When it comes to companies, there aren’t many bigger than Microsoft; they have over 75,000 employees in over 100 countries and more than $50 billion in annual revenue. While Microsoft’s product focus is definitely software, they do compete in a number of other markets such as gaming consoles, consumer hardware like mice and keyboards, and media and content such as MSNBC. Less visible is the product experimentation that goes on at Microsoft. You’re more likely to hear about Google employees tinkering with ideas and side projects (thanks to the company’s “twenty percent” time) but the fact is, Microsoft employees are a creative bunch.
You’ve likely heard all about the successful experiments. Not just the “big bets” as Gates likes to call them, or the interesting things that happen at Microsoft Research, but projects that almost never made it to market, like J. Allard’s Xbox. But what about the flops? As our exploration of Microsoft’s Internet TV initiatives proved, the company is certainly not afraid to experiment, taking the good with the bad. And Microsoft has had its fair share of bad. Let’s look now at some of the company’s more interesting “digital lifestyle” flops.
Sold under the brand MSN Direct, SPOT is Microsoft’s attempt to create more intelligent everyday devices, like a watch that can show the current weather in addition to the time. The technology behind the devices is called Microsoft DirectBand, a wide-area wireless network that “utilizes unused FM radio spectrum” to communicate with the devices. The service is supported in over 100 cities in the United States and Canada, and a number of electronics manufacturers have created and sold compatible devices.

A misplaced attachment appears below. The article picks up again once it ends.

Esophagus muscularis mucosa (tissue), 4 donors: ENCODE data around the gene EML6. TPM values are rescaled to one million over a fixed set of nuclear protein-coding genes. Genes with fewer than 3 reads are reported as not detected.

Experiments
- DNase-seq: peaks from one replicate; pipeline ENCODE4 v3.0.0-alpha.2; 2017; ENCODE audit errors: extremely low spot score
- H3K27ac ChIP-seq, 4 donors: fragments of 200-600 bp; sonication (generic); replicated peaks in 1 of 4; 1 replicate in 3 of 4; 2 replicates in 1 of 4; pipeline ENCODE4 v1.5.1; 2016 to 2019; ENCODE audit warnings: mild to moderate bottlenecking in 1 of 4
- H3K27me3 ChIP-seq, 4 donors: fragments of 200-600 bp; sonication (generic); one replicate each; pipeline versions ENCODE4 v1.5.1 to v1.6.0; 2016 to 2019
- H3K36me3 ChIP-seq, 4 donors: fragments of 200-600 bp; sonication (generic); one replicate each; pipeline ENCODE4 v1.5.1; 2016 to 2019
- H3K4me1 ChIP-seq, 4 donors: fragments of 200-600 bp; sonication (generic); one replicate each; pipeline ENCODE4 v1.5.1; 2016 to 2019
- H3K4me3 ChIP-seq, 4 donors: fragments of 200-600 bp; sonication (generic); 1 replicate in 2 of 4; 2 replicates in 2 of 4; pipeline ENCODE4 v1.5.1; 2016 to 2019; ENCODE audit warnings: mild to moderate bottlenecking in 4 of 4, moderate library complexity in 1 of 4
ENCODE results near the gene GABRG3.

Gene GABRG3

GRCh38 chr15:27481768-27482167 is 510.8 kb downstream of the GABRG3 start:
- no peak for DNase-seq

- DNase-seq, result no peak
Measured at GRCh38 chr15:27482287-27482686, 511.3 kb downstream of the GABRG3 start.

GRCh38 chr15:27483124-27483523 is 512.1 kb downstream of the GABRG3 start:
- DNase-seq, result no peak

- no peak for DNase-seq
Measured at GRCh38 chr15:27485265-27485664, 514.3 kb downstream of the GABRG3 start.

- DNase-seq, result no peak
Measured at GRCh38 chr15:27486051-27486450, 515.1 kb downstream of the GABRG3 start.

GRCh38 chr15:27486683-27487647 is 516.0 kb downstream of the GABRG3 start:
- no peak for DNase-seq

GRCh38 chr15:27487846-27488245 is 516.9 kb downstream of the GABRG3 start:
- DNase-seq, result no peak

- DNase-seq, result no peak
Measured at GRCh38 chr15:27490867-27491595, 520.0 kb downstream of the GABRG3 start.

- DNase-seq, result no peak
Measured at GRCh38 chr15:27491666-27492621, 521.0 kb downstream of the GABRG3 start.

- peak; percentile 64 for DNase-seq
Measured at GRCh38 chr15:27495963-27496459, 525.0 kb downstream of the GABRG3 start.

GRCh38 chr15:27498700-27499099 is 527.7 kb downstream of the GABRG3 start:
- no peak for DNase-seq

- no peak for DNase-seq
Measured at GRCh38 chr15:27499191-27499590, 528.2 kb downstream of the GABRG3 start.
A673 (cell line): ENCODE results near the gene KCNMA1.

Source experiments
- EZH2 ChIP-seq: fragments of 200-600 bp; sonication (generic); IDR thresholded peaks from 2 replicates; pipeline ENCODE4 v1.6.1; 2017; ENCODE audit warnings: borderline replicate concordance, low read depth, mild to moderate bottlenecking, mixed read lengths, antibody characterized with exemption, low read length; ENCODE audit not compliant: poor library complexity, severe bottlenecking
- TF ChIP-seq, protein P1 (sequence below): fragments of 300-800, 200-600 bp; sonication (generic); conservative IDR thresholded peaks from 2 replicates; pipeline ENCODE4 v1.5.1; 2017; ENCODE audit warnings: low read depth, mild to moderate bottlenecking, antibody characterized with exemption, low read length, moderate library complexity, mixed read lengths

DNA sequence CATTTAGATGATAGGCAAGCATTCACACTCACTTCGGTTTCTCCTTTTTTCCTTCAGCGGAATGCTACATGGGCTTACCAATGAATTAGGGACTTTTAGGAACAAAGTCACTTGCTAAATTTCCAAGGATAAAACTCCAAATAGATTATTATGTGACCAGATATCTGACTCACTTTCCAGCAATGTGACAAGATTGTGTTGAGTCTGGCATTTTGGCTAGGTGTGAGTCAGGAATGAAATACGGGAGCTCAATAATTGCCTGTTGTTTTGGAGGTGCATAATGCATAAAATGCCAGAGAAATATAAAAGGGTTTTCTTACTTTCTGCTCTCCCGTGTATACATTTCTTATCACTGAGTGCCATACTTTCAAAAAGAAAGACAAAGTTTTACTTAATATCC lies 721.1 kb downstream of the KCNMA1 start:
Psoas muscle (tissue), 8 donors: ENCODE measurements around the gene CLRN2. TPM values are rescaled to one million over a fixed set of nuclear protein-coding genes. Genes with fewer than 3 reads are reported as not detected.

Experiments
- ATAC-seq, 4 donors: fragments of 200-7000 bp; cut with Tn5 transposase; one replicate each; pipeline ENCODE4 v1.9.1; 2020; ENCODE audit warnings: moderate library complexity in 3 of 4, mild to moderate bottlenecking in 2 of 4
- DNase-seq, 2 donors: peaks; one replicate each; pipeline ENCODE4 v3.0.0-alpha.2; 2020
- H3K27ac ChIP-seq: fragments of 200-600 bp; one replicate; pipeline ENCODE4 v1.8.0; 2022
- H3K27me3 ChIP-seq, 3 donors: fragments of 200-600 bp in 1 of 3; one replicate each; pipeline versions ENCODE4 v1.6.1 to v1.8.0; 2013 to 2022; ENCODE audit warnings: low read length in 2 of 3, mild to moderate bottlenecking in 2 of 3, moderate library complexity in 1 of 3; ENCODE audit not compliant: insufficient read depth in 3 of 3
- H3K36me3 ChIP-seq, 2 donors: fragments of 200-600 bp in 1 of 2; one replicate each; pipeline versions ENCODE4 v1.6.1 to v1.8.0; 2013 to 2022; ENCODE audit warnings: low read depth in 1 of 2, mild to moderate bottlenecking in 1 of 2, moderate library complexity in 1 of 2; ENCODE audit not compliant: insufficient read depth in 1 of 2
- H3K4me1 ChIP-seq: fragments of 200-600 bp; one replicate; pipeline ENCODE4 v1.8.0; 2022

Why it’s a flop
Though technically still on the market, the SPOT initiative was launched way back in 2002, and has changed very little in the five years since. In addition to watches there are now coffee makers and GPS units that support MSN Direct, but that’s about it. How many people do you know that own a SPOT device? I don’t know any. The one thing keeping SPOT even marginally interesting is the .NET Micro Framework that Microsoft released earlier this year, and chances are developers will find far more innovative ways to use the technology than Microsoft has.
It’s also worth noting that SPOT’s goal of making small bits of information available to users wherever they are has already been achieved to a large extent by services like Twitter. With SMS support and a number of weather, news, and financial bots available, why fork over the money for a SPOT device?
Microsoft’s attempts to create software and other technology solutions for automobiles are almost legendary – who hasn’t heard a joke about a car running Microsoft software crashing and needing a complicated reboot? Like SPOT however, Microsoft is still plugging away at the idea, with three products currently available: Windows Automotive, Microsoft Auto, and Windows Mobile for Automotive. The success of these products is up for debate – the news page is quite sparse, but the Windows Automotive page proudly mentions Ford Sync, a vehicle set to launch this fall.
Why it’s a flop
I still do not drive a Microsoft-powered vehicle, and I’m guessing you don’t either. Chances are — that won’t be changing anytime soon. Almost ten years of making announcements, and yet ending up with very little in the way of tangible products, make Microsoft’s auto projects a disappointing flop.